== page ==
U.S. hits North Korea with new sanctions targeting missile program


SEOUL, March 1 (UPI) — The United States slapped new sanctions on three entities and two individuals for “illicitly generating revenue” that the North Korean regime uses to develop its weapons programs, the Treasury announced.

The department’s Office of Foreign Assets Control on Wednesday designated two North Korean firms, Chilsong Trading Corporation and Korea Paekho Trading Corporation.


Chilsong acts as a front to earn foreign currency and collect intelligence for Pyongyang, the department said in a news release. Paekho operates under the North Korean military and has conducted art and construction projects for regimes in the Middle East and Africa since the 1980s.

The new sanctions also targeted North Korean individuals Hwang Kil Su and Pak Hwa Song and a construction firm they established in the Democratic Republic of Congo, Congo Aconde SARL.

Under the designations, transactions with the entities and individuals will be banned and all property and assets in the United States connected to them will be frozen.

“The DPRK’s unlawful weapons of mass destruction and ballistic missile programs threaten international security and regional stability,” Brian Nelson, under secretary of the Treasury for terrorism and financial intelligence, said in a statement.


The Democratic People’s Republic of Korea is the official name of North Korea.

“The United States remains committed to targeting the regime’s global illicit networks that generate revenue for these destabilizing activities,” Nelson said.

The new sanctions come roughly two weeks after North Korea launched a Hwasong-15 intercontinental ballistic missile and warned of turning the region into a “firing range.”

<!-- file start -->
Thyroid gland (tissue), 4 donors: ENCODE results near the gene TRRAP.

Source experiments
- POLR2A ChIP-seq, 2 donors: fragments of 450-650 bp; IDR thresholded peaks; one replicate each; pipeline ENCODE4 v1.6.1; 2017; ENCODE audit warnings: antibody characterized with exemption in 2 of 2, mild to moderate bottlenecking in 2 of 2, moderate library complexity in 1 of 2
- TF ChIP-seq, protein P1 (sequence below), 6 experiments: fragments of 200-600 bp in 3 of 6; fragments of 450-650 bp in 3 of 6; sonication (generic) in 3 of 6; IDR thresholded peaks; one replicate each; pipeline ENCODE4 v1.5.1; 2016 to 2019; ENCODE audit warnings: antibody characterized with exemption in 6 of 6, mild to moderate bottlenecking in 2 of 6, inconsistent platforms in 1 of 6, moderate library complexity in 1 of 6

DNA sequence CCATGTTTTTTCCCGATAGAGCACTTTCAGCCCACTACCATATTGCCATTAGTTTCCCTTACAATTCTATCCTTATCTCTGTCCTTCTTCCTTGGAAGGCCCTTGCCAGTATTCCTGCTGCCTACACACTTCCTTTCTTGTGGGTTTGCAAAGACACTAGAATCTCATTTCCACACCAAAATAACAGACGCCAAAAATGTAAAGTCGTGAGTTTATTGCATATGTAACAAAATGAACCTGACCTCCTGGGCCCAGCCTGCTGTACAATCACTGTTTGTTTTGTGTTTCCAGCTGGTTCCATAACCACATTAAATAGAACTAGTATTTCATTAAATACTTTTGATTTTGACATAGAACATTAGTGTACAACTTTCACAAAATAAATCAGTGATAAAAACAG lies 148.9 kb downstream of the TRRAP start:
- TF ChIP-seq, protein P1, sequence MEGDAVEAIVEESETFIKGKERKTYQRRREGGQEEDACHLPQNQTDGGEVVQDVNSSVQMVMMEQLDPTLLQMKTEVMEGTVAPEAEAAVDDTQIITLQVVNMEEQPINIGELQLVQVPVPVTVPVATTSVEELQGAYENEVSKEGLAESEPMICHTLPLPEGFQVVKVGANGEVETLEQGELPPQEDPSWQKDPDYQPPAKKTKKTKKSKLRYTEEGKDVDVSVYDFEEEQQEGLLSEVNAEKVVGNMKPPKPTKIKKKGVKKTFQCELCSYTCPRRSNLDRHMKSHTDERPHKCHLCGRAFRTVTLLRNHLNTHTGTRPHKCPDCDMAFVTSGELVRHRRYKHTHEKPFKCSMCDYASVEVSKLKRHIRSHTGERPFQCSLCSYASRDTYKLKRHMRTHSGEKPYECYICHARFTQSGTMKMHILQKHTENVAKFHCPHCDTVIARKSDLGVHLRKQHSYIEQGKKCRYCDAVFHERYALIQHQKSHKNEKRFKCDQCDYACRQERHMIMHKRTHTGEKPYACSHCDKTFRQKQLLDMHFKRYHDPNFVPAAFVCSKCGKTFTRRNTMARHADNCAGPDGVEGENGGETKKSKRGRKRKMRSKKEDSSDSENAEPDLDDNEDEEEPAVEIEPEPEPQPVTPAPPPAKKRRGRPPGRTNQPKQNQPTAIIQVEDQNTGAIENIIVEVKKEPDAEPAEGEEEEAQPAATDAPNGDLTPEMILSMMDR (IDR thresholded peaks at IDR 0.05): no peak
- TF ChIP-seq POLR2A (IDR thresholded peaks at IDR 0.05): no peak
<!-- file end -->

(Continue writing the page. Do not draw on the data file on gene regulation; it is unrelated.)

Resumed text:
Pyongyang followed up last week with a test of four strategic cruise missiles in what it called a demonstration of its “lethal nuclear counterattack capability.”

In a separate statement, U.S. Secretary of State Antony Blinken said that Wednesday’s action “further aligns U.S. sanctions with our international partners.”

“The European Union previously designated Chilsong, Paekho, Pak and Hwang for engaging in sanctions evasion and being responsible for supporting the DPRK’s unlawful nuclear and ballistic missile programs,” Blinken said.

North Korea has continued to develop its weapons program despite longstanding U.N. Security Council sanctions banning any ballistic or nuclear activity.

The isolated regime has increasingly turned to cybercrime to raise funds, with North Korean hackers stealing more than $1.2 billion in cryptocurrency since 2017, according to the South Korean government.

Washington recently led a push at the U.N. Security Council to condemn the North’s latest ballistic missile launches, but it was blocked by Russia and China, who have consistently stonewalled any attempts to impose new multilateral sanctions on Pyongyang over the past year.


The United States and South Korea, meanwhile, conducted a tabletop exercise last week to prepare for a possible North Korean nuclear attack. The allies will kick off their springtime Freedom Shield joint military exercise in South Korea in mid-March.

Pyongyang has long condemned the drills as preparations for an invasion and warned last month of “unprecedentedly persistent and strong counteractions” to the upcoming exercise.